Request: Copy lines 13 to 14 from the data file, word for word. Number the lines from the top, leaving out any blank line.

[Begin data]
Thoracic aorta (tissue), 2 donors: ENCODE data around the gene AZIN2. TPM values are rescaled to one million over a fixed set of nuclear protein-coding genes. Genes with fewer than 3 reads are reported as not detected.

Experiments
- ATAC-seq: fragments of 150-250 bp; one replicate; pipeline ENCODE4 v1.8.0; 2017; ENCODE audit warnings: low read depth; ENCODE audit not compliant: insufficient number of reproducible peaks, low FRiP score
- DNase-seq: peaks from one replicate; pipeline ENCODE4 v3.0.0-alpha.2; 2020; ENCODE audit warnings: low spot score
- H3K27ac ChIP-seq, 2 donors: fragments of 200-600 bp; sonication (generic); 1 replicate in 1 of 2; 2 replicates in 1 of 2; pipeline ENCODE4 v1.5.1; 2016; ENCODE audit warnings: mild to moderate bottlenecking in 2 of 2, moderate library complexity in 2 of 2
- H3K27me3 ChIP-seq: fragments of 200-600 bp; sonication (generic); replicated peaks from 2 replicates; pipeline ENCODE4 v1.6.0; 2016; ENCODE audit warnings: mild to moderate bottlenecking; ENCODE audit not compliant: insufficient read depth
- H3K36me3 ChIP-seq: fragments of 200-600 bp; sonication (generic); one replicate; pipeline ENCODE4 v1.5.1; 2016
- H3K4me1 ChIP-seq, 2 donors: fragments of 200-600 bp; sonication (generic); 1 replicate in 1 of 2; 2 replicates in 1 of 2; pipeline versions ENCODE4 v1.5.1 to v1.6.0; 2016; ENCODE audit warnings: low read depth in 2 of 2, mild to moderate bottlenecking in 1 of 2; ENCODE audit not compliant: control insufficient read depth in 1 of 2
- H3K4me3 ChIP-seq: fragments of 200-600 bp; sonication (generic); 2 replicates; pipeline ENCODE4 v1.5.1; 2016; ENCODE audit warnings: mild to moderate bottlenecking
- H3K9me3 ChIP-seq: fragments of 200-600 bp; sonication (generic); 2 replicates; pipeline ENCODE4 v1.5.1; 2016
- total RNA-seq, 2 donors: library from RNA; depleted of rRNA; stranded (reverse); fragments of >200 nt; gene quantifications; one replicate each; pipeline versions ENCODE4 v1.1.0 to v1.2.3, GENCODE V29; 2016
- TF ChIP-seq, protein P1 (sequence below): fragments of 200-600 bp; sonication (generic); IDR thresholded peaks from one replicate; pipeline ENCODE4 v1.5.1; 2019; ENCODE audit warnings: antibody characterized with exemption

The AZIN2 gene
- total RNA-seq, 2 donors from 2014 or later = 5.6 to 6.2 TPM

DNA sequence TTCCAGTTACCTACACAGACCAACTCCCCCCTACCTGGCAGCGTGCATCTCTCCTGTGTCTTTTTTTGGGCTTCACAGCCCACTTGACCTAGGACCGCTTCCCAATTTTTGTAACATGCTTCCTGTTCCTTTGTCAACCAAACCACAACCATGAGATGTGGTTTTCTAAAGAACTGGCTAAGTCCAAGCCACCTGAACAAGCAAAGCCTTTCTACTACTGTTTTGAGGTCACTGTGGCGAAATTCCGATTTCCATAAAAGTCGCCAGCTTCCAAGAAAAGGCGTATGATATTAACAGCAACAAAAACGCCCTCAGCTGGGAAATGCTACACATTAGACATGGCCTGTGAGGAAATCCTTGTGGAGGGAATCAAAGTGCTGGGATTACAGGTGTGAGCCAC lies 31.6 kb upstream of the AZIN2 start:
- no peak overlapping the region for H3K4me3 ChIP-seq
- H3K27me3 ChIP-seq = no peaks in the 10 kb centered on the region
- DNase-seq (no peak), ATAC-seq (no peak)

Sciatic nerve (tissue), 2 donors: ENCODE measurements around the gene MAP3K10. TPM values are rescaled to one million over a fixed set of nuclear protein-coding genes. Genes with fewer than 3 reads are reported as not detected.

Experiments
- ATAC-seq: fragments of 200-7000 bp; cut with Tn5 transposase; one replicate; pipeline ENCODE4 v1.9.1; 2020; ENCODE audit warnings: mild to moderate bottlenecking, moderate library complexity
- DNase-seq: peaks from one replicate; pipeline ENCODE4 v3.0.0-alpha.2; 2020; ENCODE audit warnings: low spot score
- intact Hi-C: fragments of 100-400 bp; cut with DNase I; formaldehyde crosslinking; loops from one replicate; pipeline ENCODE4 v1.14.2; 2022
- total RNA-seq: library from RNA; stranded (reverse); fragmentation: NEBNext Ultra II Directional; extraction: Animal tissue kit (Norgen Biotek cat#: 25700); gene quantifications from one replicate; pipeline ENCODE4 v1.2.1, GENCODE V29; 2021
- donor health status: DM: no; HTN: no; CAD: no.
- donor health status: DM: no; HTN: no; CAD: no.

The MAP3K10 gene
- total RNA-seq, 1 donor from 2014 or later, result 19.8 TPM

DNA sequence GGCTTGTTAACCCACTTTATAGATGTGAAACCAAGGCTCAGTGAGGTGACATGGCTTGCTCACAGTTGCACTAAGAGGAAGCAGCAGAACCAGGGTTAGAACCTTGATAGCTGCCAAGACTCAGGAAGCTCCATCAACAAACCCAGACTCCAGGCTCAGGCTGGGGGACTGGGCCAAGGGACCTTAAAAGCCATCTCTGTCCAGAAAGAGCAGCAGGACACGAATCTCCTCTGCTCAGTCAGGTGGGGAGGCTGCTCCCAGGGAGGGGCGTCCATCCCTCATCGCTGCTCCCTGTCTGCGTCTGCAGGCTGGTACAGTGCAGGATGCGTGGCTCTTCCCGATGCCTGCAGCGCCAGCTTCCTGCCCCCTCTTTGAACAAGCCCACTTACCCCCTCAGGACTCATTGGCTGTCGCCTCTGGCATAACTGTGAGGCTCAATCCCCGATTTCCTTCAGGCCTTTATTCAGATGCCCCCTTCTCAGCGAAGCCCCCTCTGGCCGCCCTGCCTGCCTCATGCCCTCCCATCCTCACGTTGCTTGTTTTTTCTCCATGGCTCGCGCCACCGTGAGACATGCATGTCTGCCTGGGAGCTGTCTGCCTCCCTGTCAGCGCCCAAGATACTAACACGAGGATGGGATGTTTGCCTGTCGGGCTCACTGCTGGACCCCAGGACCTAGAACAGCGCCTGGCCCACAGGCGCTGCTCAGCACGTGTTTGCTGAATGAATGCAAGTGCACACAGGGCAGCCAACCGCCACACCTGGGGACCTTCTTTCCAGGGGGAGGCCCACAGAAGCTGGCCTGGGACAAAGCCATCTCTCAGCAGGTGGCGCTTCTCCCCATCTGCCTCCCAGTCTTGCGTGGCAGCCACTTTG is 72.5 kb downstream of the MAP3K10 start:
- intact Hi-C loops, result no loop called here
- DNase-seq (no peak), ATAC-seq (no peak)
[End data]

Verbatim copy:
The AZIN2 gene
- total RNA-seq, 2 donors from 2014 or later = 5.6 to 6.2 TPM